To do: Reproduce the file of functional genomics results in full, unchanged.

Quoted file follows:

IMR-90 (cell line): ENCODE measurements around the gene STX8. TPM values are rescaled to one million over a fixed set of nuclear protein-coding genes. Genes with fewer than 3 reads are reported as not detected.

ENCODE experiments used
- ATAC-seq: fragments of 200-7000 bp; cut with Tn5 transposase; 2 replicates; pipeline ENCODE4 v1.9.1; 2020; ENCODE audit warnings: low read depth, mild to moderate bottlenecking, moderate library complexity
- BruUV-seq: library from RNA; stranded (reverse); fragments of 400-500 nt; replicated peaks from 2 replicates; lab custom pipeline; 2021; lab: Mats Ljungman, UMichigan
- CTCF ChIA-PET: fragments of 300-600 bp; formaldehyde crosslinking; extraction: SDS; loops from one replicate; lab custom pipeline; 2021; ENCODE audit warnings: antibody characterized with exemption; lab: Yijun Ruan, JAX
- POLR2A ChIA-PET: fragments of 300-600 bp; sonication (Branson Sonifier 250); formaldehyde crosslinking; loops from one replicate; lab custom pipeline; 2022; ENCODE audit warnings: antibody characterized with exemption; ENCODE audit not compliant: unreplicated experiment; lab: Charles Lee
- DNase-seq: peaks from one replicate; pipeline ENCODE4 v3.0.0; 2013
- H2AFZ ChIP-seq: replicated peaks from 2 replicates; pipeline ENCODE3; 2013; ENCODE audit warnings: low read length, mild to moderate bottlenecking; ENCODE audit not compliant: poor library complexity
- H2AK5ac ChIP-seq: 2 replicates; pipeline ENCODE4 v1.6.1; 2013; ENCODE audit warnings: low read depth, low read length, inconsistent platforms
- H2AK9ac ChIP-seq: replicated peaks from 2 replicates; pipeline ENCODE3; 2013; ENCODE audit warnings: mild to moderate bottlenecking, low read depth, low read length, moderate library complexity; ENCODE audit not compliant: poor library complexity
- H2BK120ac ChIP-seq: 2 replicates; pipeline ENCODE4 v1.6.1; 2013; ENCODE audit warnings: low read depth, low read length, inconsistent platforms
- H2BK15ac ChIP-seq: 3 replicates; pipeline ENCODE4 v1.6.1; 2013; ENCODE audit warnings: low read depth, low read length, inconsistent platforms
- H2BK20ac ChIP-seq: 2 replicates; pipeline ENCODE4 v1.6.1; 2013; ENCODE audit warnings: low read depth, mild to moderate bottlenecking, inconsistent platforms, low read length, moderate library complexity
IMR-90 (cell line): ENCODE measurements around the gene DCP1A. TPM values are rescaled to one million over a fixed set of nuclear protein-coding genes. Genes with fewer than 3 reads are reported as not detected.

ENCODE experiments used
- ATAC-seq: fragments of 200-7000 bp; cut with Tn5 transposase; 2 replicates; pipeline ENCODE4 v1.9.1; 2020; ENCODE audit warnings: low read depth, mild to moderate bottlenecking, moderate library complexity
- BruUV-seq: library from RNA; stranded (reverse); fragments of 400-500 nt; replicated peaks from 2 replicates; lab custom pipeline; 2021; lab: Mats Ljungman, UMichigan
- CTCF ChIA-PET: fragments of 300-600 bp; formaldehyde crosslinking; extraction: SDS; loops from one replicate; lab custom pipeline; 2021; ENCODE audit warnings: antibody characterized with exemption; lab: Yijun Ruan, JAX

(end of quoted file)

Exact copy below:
IMR-90 (cell line): ENCODE measurements around the gene STX8. TPM values are rescaled to one million over a fixed set of nuclear protein-coding genes. Genes with fewer than 3 reads are reported as not detected.

ENCODE experiments used
- ATAC-seq: fragments of 200-7000 bp; cut with Tn5 transposase; 2 replicates; pipeline ENCODE4 v1.9.1; 2020; ENCODE audit warnings: low read depth, mild to moderate bottlenecking, moderate library complexity
- BruUV-seq: library from RNA; stranded (reverse); fragments of 400-500 nt; replicated peaks from 2 replicates; lab custom pipeline; 2021; lab: Mats Ljungman, UMichigan
- CTCF ChIA-PET: fragments of 300-600 bp; formaldehyde crosslinking; extraction: SDS; loops from one replicate; lab custom pipeline; 2021; ENCODE audit warnings: antibody characterized with exemption; lab: Yijun Ruan, JAX
- POLR2A ChIA-PET: fragments of 300-600 bp; sonication (Branson Sonifier 250); formaldehyde crosslinking; loops from one replicate; lab custom pipeline; 2022; ENCODE audit warnings: antibody characterized with exemption; ENCODE audit not compliant: unreplicated experiment; lab: Charles Lee
- DNase-seq: peaks from one replicate; pipeline ENCODE4 v3.0.0; 2013
- H2AFZ ChIP-seq: replicated peaks from 2 replicates; pipeline ENCODE3; 2013; ENCODE audit warnings: low read length, mild to moderate bottlenecking; ENCODE audit not compliant: poor library complexity
- H2AK5ac ChIP-seq: 2 replicates; pipeline ENCODE4 v1.6.1; 2013; ENCODE audit warnings: low read depth, low read length, inconsistent platforms
- H2AK9ac ChIP-seq: replicated peaks from 2 replicates; pipeline ENCODE3; 2013; ENCODE audit warnings: mild to moderate bottlenecking, low read depth, low read length, moderate library complexity; ENCODE audit not compliant: poor library complexity
- H2BK120ac ChIP-seq: 2 replicates; pipeline ENCODE4 v1.6.1; 2013; ENCODE audit warnings: low read depth, low read length, inconsistent platforms
- H2BK15ac ChIP-seq: 3 replicates; pipeline ENCODE4 v1.6.1; 2013; ENCODE audit warnings: low read depth, low read length, inconsistent platforms
- H2BK20ac ChIP-seq: 2 replicates; pipeline ENCODE4 v1.6.1; 2013; ENCODE audit warnings: low read depth, mild to moderate bottlenecking, inconsistent platforms, low read length, moderate library complexity
IMR-90 (cell line): ENCODE measurements around the gene DCP1A. TPM values are rescaled to one million over a fixed set of nuclear protein-coding genes. Genes with fewer than 3 reads are reported as not detected.

ENCODE experiments used
- ATAC-seq: fragments of 200-7000 bp; cut with Tn5 transposase; 2 replicates; pipeline ENCODE4 v1.9.1; 2020; ENCODE audit warnings: low read depth, mild to moderate bottlenecking, moderate library complexity
- BruUV-seq: library from RNA; stranded (reverse); fragments of 400-500 nt; replicated peaks from 2 replicates; lab custom pipeline; 2021; lab: Mats Ljungman, UMichigan
- CTCF ChIA-PET: fragments of 300-600 bp; formaldehyde crosslinking; extraction: SDS; loops from one replicate; lab custom pipeline; 2021; ENCODE audit warnings: antibody characterized with exemption; lab: Yijun Ruan, JAX